We shouldn’t be celebrating the return of longstanding features we never should have lost in the first place. But Apple’s willingness to revisit these decisions — their explicit acknowledgment that, yes, keyboards are meant to by typed upon, not gazed upon — is, if not cause for a party, at the very least cause for a jubilant toast.

Seeking the Productive Life: Some Details of My Personal Infrastructure — Stephen Wolfram

This is my third time reading this long and in depth look at Stephen Wolfram’s personal tech setup. I love stuff like this.

Instagram Is Testing Hiding ‘Likes’

Probably a good move. However, in the video linked in the article Instagram CEO Adam Mosseri says “private likes”. So I’m presuming the poster can still see the ‘like’ count, but the outside world can’t. The main reason ‘likes’ are so harmful is because people obsess over how many their photos receive. If they can still see this metric I’m not sure this fixes anything.

All the International Brands That Have Apologised to China

It’s eerie how all the PR press releases from these companies are so similar. “[Company] consistently respects and upholds China’s sovereignty and territorial integrity.” To the word repetition of the same thing is very dystopian. And let’s be honest, China is very dystopian.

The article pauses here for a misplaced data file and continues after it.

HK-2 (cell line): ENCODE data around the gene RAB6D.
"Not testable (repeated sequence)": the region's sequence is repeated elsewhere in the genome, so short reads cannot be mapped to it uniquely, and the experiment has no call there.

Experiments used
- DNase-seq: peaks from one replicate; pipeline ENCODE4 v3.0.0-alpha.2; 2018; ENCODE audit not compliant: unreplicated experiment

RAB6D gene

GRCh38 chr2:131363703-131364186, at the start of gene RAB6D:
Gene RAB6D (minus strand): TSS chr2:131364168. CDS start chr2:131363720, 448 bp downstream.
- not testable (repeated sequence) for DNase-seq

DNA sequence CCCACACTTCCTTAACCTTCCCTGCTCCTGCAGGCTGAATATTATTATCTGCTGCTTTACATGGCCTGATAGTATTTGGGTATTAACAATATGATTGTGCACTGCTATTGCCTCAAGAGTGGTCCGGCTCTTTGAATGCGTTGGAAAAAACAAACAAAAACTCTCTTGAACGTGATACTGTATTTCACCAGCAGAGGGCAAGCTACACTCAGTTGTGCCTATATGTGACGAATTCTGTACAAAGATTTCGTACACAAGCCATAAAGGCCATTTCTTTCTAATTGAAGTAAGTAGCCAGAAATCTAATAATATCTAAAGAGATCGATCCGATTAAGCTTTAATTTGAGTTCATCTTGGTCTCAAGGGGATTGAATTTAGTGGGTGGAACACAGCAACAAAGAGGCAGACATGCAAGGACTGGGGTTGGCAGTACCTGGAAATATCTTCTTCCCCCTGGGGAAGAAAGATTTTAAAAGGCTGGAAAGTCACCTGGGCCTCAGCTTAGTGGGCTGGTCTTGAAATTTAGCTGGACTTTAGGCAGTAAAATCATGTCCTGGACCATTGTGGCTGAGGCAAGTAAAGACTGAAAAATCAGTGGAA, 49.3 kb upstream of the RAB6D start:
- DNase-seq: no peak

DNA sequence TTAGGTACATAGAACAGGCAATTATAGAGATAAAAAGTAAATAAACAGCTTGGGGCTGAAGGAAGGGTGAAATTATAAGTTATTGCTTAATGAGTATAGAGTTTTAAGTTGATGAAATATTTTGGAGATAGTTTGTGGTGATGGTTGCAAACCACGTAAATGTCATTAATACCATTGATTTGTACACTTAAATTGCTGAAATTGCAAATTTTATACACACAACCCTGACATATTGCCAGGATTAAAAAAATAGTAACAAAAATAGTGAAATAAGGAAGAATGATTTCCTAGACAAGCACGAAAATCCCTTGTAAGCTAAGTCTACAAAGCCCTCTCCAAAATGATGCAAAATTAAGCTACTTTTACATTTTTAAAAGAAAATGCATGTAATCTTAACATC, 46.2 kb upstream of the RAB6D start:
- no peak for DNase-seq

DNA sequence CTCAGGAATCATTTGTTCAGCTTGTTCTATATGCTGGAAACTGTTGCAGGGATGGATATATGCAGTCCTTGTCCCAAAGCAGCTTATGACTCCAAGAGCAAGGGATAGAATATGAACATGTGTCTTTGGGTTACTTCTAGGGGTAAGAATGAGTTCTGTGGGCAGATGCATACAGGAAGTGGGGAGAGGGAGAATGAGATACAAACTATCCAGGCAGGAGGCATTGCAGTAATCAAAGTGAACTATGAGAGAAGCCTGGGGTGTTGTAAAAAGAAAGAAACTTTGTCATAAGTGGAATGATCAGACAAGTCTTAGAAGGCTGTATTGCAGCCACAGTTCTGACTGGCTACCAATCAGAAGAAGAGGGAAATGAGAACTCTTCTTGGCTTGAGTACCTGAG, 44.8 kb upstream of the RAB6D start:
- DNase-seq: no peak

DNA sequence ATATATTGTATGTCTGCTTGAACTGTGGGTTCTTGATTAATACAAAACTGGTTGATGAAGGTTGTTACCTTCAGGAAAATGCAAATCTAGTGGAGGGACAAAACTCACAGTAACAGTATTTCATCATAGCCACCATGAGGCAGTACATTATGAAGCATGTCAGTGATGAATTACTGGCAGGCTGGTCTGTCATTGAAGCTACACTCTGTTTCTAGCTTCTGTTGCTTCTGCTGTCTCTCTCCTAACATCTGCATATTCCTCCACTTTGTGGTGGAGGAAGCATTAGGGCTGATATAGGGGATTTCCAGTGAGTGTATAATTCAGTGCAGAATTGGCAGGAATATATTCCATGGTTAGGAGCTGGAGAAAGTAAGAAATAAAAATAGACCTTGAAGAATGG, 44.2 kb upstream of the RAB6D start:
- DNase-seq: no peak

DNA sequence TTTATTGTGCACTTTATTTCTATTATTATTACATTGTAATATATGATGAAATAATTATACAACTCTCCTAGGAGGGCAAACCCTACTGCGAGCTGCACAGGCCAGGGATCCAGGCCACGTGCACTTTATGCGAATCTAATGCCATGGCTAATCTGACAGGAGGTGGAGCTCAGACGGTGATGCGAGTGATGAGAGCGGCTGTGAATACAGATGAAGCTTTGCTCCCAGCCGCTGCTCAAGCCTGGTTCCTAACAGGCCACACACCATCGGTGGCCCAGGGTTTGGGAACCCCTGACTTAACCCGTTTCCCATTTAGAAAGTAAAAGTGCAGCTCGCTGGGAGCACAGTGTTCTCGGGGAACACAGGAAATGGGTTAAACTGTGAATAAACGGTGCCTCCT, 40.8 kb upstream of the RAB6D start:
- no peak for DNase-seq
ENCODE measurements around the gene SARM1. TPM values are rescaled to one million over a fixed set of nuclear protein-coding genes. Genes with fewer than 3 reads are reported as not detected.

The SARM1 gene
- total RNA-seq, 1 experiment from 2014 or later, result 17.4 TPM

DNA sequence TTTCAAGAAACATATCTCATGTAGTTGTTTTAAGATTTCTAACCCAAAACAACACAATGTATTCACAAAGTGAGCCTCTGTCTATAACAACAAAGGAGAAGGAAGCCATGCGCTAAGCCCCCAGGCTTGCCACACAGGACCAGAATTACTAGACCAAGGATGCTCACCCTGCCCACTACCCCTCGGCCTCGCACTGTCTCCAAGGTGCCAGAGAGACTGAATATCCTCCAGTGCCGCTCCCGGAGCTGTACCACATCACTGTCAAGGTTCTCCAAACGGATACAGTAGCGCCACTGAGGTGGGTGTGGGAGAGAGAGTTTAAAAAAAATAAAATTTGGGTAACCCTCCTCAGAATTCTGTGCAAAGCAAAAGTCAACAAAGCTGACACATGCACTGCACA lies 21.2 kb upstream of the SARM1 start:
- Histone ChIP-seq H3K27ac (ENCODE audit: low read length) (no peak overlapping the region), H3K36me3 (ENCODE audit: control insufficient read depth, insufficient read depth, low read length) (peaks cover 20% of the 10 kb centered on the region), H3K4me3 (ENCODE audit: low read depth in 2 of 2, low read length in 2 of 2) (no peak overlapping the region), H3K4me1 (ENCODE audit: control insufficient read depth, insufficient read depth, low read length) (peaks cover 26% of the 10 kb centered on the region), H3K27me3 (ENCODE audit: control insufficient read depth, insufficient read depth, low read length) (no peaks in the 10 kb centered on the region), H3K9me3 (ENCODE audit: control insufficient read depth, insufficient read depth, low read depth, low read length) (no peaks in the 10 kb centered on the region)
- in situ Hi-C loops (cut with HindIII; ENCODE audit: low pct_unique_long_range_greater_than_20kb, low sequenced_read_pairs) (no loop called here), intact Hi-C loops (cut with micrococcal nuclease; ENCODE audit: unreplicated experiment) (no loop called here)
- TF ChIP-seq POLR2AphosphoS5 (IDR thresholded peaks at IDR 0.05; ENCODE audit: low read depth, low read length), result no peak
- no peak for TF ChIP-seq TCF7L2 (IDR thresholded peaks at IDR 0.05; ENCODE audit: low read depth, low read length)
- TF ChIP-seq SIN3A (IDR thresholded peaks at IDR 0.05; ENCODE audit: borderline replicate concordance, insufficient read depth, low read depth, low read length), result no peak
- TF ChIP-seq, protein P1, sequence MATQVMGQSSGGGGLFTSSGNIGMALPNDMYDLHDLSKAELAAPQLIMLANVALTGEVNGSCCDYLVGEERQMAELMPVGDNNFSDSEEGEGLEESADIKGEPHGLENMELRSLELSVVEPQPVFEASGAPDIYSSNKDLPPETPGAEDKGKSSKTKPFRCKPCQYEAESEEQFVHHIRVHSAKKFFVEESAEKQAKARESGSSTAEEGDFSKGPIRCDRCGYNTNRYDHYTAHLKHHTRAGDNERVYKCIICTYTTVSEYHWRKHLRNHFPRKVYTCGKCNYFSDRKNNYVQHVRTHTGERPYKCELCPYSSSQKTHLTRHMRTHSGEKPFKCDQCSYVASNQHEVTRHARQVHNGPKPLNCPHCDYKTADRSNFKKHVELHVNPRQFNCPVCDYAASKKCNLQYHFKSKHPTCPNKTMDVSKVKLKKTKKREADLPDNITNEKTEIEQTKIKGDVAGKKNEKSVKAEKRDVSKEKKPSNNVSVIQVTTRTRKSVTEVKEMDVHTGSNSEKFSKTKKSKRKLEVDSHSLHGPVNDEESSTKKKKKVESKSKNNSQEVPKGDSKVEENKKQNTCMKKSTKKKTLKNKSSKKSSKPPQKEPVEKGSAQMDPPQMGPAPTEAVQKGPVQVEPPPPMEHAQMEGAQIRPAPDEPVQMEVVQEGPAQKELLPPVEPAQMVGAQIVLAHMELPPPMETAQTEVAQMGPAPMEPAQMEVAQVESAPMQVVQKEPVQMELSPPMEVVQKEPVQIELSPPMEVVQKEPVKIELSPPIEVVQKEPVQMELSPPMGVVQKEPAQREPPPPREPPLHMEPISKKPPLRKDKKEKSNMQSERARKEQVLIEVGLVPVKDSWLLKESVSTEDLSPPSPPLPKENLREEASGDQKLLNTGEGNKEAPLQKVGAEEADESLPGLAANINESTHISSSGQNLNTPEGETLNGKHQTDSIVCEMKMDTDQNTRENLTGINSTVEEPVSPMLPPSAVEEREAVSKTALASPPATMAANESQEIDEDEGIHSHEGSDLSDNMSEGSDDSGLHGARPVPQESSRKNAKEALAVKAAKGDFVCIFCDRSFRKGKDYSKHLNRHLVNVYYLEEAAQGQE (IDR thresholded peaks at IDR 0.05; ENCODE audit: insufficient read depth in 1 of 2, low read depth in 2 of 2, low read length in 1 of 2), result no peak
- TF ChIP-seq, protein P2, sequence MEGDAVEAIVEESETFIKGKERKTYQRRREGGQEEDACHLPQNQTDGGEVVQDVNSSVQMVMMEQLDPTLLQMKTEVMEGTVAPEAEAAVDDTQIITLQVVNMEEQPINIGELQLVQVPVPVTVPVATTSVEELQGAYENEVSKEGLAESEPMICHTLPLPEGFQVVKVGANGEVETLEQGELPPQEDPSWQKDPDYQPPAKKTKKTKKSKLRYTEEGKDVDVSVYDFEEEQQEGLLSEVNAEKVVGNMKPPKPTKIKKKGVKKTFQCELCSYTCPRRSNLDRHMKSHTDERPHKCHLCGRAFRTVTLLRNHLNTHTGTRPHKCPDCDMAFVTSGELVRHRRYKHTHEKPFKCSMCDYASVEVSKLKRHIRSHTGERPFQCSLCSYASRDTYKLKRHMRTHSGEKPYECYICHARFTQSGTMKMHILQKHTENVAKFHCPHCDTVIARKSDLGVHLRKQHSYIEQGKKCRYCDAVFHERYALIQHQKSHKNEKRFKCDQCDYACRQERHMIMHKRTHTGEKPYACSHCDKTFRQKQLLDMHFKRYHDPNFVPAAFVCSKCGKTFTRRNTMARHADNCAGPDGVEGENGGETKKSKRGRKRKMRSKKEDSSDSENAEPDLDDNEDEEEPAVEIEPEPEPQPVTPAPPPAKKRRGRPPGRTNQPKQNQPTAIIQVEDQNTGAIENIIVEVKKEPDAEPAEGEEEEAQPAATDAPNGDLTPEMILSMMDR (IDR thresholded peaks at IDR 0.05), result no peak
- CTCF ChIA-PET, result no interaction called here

The King (2019)

The Netflix movie “The King” is out. Directed by David Michôd – who also made “War Machine” – this in many ways has a lot of the same disjointed elements. With the lack of flow and continuity in some scenes making the film feel a bit like the effort of an inexperienced first time director. The script is decent and this could have been a much improved movie with a better director involved. However there’s enough here to make it worth the 2 hours 15 minutes of your time. I’m not sure if the restrained realism of the sets was planned or due to budget constraints, but either way it works. I also really like how realistic the light is, considering the period it’s set in. No artificial flood lighting here. Just sun streaking in through the windows. Timothée Chalamet is maturing as an actor and despite his boyish frame and bad posture sometimes undermining the believability of certain moments he leads the film very well. And Robert Pattinson is great in his brief moments on screen. 6/10